The abyss of political fragmentation

We must step back from the precipice, the abyss of regional fragmentation the bane of African politics.

For a long while the Movement for Multiparty Democracy (MMD) provided a Common vision against the UNIP one party state, authoritarian state. The MMD received universal support leading to the 1991 elections that ushered in a popular Government with representation from across the breadth and width of the country.

The subsequent Cabinets reflected this diversity and wide power base.

Things have changed and it is important for our political leaders to understand the change in political dynamics in order to fully appreciate the nuance of what has transpired.

The same multiparty system that ushered in a popular and accountable leadership with a wide national base in 1991 has now produced a minority leadership that has further marginalized itself by a regional Cabinet that has excluded many interests and regions.

Academics have described the situation as “state capture” where leaders monopolize power and treat the state as their own patrimony resulting in the non-universal allocation of public resources passed on patronage, nepotism and exchange of favours.

In such situations, they say: for despite the presence of political pluralism and contested elections, ethical universalism fails to take hold as the main rule of the game, and winners of the political process, in their turn, treat the state as their major source of spoils, feeding off the public resources that they divert toward their clients.

To borrow from Wynter Kabimba’s lecture in parliament, there is a danger in emphasizing Bemba domination as this could lead to genocide. This is the nature of the beast that we are confronting.

While one group of Zambia considers Bemba as a language of the vanquished others see it as the language of the oppressors.

It is in this context that the present political stand off in Southern Province must be seen. The same is the situation Western Province.

The situation Livingstone has the potential, of degenerating into a full blown crisis that pits citizens against Government.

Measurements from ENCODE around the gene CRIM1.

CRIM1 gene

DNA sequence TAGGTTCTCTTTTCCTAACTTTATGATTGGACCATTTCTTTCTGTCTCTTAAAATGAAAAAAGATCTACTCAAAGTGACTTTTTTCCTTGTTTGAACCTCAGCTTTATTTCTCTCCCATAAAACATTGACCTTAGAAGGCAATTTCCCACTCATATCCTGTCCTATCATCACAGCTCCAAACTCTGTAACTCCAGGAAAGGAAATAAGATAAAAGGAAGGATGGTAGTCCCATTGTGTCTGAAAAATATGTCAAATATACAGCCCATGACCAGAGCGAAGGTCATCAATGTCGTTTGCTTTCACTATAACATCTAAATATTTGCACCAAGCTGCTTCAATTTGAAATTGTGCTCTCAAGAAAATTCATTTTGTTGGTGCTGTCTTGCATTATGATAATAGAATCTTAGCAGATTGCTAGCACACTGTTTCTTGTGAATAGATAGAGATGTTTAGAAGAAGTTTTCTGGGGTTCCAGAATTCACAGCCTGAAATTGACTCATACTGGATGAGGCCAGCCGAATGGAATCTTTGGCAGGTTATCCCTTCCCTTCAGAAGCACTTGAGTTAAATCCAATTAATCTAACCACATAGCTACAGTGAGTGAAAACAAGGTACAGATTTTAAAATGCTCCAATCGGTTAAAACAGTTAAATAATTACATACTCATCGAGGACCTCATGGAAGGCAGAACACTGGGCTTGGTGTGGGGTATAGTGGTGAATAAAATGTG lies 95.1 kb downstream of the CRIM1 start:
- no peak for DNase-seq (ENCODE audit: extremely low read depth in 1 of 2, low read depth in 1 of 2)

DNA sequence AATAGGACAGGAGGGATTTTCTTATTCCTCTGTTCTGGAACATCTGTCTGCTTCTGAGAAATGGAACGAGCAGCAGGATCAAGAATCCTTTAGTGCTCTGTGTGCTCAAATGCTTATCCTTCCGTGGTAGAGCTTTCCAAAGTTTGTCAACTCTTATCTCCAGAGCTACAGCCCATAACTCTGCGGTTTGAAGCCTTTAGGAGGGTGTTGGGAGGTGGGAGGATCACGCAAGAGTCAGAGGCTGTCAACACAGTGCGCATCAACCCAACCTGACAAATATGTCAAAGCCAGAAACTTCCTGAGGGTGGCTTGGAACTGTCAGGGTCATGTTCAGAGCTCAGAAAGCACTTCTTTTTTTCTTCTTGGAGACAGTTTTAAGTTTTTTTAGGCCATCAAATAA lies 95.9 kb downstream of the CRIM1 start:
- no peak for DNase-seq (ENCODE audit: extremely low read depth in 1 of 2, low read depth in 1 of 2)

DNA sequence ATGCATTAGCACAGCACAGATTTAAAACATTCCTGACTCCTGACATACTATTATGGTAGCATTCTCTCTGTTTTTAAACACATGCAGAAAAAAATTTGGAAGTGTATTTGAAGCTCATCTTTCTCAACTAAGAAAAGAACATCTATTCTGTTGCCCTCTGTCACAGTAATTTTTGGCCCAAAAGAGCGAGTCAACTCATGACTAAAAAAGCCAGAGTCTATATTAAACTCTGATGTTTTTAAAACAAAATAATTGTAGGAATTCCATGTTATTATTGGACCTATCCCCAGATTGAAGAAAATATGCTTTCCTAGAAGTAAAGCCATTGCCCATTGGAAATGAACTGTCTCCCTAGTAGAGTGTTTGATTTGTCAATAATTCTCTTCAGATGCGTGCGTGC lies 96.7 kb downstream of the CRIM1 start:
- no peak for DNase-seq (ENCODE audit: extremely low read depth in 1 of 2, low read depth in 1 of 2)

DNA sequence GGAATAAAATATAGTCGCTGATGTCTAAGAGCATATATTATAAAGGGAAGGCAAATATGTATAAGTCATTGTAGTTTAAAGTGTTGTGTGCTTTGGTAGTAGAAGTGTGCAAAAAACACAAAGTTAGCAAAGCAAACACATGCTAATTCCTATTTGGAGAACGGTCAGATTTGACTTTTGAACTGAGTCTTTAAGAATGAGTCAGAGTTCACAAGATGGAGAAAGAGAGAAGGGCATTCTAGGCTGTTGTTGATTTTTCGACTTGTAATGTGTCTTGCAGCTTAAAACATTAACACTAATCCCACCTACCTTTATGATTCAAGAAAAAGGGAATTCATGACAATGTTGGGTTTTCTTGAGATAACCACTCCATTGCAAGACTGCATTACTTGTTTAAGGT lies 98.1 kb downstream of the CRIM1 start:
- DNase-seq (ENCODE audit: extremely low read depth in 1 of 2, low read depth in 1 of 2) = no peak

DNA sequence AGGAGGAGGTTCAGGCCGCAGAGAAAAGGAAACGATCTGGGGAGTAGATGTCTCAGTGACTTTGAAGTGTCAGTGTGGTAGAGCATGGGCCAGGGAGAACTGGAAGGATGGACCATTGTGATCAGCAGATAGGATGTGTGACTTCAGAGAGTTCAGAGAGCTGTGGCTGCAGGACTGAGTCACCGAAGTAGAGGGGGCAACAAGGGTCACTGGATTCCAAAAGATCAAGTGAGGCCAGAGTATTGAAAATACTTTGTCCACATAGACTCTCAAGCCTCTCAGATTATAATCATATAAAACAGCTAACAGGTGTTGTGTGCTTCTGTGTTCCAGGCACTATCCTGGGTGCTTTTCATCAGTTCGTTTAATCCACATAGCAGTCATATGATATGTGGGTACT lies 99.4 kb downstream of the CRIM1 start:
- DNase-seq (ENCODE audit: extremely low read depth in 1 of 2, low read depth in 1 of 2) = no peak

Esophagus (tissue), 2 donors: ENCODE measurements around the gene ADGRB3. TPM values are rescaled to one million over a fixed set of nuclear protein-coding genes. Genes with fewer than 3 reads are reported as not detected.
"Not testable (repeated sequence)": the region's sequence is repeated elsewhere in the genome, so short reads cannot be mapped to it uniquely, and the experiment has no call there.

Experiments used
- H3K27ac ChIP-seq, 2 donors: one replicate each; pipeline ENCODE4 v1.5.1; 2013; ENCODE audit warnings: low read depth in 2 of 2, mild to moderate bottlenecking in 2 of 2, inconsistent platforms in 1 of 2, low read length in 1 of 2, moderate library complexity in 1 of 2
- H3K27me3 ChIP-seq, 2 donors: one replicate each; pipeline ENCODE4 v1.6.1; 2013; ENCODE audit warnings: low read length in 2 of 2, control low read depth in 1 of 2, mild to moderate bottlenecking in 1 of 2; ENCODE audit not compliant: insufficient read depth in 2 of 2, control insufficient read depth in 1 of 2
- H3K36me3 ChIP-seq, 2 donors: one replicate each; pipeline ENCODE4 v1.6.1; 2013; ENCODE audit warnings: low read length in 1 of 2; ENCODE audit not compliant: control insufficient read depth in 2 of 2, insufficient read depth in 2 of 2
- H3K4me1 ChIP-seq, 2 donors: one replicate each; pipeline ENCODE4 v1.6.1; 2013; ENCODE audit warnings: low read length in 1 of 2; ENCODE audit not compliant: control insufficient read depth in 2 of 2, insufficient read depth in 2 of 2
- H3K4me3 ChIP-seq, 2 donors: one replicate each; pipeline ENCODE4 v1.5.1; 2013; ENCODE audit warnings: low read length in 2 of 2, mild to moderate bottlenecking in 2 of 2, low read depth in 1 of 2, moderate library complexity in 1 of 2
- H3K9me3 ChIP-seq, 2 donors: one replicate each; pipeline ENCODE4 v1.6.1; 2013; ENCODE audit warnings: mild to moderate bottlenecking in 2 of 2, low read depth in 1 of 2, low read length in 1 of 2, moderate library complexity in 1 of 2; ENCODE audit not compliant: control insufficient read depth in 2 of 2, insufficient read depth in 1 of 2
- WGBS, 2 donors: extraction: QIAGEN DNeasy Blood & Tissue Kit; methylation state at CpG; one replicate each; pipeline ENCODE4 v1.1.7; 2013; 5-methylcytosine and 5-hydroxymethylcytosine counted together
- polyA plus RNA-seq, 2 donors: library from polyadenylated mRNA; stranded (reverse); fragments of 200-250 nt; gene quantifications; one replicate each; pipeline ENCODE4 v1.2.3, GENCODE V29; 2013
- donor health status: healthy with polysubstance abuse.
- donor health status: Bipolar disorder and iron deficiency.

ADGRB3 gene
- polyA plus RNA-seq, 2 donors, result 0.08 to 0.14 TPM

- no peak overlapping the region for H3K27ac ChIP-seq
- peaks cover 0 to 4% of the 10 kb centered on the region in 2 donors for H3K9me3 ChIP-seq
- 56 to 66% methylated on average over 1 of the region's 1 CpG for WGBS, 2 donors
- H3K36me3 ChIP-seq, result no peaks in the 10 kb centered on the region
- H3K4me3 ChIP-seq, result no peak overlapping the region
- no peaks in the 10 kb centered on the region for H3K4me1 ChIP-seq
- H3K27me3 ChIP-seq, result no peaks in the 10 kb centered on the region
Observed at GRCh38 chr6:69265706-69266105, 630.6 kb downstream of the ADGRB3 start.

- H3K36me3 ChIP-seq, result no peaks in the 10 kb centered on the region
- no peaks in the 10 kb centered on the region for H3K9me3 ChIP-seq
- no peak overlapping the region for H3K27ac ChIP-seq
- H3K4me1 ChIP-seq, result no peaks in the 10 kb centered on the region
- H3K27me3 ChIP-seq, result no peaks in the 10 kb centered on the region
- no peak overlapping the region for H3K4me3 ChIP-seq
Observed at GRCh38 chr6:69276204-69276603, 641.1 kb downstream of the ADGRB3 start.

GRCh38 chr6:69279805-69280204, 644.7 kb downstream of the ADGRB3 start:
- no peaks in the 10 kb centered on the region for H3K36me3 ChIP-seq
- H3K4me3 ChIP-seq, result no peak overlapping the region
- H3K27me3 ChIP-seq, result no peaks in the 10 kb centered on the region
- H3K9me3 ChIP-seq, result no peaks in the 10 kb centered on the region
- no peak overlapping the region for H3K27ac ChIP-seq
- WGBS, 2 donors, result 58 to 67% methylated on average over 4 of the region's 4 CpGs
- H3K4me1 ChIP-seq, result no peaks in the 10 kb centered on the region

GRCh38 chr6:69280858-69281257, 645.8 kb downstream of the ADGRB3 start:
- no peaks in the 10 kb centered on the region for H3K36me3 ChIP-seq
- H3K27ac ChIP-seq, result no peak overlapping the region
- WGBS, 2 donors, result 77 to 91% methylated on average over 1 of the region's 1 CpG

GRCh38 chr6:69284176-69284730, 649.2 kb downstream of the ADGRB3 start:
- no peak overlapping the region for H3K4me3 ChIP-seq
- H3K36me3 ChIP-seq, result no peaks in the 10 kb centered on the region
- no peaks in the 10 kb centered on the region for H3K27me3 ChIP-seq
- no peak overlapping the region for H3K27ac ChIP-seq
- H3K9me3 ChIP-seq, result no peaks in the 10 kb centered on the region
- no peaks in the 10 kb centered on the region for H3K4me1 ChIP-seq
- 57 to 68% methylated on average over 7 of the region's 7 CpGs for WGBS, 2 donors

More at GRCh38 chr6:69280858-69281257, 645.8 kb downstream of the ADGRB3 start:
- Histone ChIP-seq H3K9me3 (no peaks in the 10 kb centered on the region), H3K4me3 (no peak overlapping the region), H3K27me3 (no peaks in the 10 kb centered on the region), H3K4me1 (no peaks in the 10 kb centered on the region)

While it is true that Government has the advantage of security agents and a monopoly in the ownership and use of instruments of violence the situation is not that easy. As proved elsewhere, sheer force without winning the hearts and minds of the people is useless, if anything it will antagonize the people and lead to further alienation.

While we agree and appreciate that  a life has been lost in the run up to the Livingstone by election, it is equally important that a number of very pertinent issues are answered before wholesale condemnation of one group or another as has been the case.

First and foremost we need to know what the Patriotic Front team was doing in the UPND campaign Headquarters area. Their presence in that area has never been denied but no cogent explanation has been offered.

The circumstances in which this event occurred must also be studied and analyzed before Government opens another front of confrontation.

There are serious questions that must be asked about the entire incident and indeed the very partisan act by the Police which virtually decapitated the campaign team of the opposition. The circumstances of arrest were equally suspect. People who went to the Police to complain about the PF invasion were instead arrested.

These and many matters will in due times become issues of debate and rancour.